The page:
The rain came down in sheets that day, turning the normally manicured Santa Anita Park racetrack into a muddy swamp. Partway into the day, Corey Nakatani, horse racing's hottest jockey, had come in third in one race and had lost badly in two others.
Pacing in front of one of the mounted closed-circuit televisions replaying the race, Nakatani brought his riding crop down hard on the back of a leather chair. Whap! Other jockeys watching television in the Jockey Room turned their heads to see what the commotion was all about.
"I'm staying clean, but I'm not winning," Nakatani yelled, noticing, as if for the first time, his drenched but unsullied racing silks.
The scene was nothing new to other jockeys. Some remember a few years back when Nakatani was frequently unable to contain his anger and disappointment after a loss. And Nakatani now admits sheepishly that it wasn't unusual for him to get into post-race fistfights or challenge other jockeys to meet in the parking lot after work to settle on-track differences.
These days, however, it's rare to see the 24-year-old Covina native blow up. For the most part, Nakatani has checked his once-hot temper and replaced it with a cool on-track confidence that has catapulted him to the top of one of the toughest colonies of riders in the nation.
In 1989, the teen-age Nakatani led all Southern California apprentice riders in prize money, with $2.5 million. In following years, upon graduating to full jockey status, he rode in the Kentucky Derby--although not in the money--came within a neck of winning the prestigious Breeder's Cup and, in 1994, took the Del Mar title for most wins of the season, 51. That same year, Nakatani also won the Oak Tree title for the most wins in the Oak Tree Stakes at Santa Anita.
Despite an eight-week layoff to recover from a broken ankle and a handful of five-day suspensions for racing infractions, Nakatani still managed to pull down $9.4 million in winnings last year, grossing approximately $800,000 in earnings.
By the end of this January, Nakatani had won $1 million in prize money, making him the most successful jockey in the country so far this year.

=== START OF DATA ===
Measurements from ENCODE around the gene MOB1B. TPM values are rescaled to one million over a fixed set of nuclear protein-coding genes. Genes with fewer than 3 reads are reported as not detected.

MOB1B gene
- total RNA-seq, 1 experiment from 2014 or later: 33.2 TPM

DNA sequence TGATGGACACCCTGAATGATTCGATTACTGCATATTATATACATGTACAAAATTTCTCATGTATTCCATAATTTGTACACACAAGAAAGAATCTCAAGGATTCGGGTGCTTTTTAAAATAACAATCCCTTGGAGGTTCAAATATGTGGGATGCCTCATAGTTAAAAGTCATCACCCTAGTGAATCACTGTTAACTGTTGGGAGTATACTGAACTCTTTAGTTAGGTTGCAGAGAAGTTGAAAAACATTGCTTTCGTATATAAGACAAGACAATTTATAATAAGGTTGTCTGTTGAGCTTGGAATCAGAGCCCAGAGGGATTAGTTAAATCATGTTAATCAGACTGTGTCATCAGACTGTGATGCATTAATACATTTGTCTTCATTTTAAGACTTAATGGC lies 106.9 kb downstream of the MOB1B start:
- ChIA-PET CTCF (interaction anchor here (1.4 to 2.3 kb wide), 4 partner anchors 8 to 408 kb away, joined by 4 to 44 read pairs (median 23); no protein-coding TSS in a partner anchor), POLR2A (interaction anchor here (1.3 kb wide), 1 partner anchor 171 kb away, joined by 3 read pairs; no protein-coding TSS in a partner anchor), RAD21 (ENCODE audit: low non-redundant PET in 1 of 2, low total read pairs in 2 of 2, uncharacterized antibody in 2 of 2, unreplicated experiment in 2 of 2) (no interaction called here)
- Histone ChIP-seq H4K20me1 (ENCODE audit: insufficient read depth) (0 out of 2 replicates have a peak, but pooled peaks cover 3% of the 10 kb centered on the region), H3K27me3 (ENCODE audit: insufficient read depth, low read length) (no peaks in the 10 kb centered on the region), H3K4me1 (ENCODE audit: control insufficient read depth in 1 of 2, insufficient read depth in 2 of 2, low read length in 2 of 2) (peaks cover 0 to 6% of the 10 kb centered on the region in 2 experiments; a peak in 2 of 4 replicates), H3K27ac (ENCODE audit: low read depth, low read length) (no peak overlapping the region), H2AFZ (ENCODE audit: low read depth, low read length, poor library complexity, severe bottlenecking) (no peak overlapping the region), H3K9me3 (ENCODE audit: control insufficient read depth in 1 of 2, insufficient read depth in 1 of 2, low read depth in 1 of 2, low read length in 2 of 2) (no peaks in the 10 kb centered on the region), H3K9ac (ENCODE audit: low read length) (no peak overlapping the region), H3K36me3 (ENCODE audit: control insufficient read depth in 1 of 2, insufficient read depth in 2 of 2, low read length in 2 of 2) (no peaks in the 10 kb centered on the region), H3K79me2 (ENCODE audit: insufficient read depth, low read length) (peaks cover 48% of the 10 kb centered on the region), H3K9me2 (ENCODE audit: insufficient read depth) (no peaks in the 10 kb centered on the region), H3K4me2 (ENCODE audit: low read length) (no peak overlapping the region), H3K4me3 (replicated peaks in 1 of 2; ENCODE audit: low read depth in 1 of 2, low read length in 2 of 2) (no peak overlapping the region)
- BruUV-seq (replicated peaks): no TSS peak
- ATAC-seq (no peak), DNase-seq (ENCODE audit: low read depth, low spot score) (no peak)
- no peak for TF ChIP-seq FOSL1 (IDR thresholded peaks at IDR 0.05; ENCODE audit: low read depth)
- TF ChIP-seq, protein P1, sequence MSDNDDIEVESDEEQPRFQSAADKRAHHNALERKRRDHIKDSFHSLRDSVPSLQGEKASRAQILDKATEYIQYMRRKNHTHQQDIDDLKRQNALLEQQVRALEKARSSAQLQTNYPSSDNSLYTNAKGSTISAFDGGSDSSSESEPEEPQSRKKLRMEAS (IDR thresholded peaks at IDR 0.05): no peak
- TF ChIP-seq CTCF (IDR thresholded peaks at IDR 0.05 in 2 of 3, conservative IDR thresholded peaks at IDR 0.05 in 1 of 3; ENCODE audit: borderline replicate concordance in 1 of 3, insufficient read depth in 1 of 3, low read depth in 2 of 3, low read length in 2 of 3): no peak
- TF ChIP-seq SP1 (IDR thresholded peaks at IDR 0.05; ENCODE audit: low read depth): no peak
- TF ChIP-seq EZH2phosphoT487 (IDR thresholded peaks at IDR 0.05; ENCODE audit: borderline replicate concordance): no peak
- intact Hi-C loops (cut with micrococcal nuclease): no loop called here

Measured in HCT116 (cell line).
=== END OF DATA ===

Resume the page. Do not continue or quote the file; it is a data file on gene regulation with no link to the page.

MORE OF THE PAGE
Nakatani is notable for more than his rapid rise to the top of the racing world. He is the only Japanese American riding professionally in Southern California. He is also the only home-grown jockey racing at Santa Anita. But it is the bittersweet irony that the track itself holds for Nakatani and his family that truly sets him apart from the other jockeys.
At the start of World War II, Nakatani's grandparents were detained at a holding station set up at the Santa Anita racetrack before being shipped off to a Denver internment camp for Japanese Americans. Nakatani's father, Roy, a Vietnam veteran and a 20-year employee of the Metropolitan Transportation Authority, was born in the camp.
Nakatani and his family don't talk about the internment much. A great deal of the family's identification with its Japanese heritage was wiped away as a result of the political imprisonment of his grandparents and their children.
Immediately after the war, Nakatani's grandparents (his grandfather, Willie Nakatani of Azusa, died in December) would not allow their children to talk about "the incarceration," as Roy Nakatani calls it. They also would not allow their 12 children to speak Japanese.
Corey Nakatani is himself one of 10 children; neither he nor any of his siblings ever learned to speak Japanese. Of his Japanese ancestors--his mother is of Danish and Irish extraction--only his grandmother, Shizuko, is able to speak the language, though she rarely does, family members said.
Nakatani recalled traveling to Japan with his father recently to compete in a race. Neither could communicate with their hosts.
"It's weird how things happen," Nakatani said. "My grandparents had everything taken away from them."
Now he's physically in the same spot where their problems began, he said. "Every time I go out there and win, I like to think they are proud of me."
But the family link to Santa Anita played no direct role in ushering Nakatani into the world of professional horse racing. The vehicle of fate that literally drove Nakatani to the track came in the form of an MTA bus.
Santa Anita Park was part of bus driver Roy Nakatani's route when Corey was a youngster. With Corey and other children from the close-knit family in tow, as they often were, Roy Nakatani would periodically stop for breaks. When he wasn't having the youngsters scramble for coins that he'd throw in the back of the bus when it was empty, Roy Nakatani would take his breaks at places like parks, or the beach or at the track.
When Corey was 14, at the end of his sophomore year at Northview High School in Covina, his father sat him down at the dining room table one night after dinner and asked Corey what he wanted to do with his life. Corey, who had always been more athletic than his siblings, said he wanted to race horses.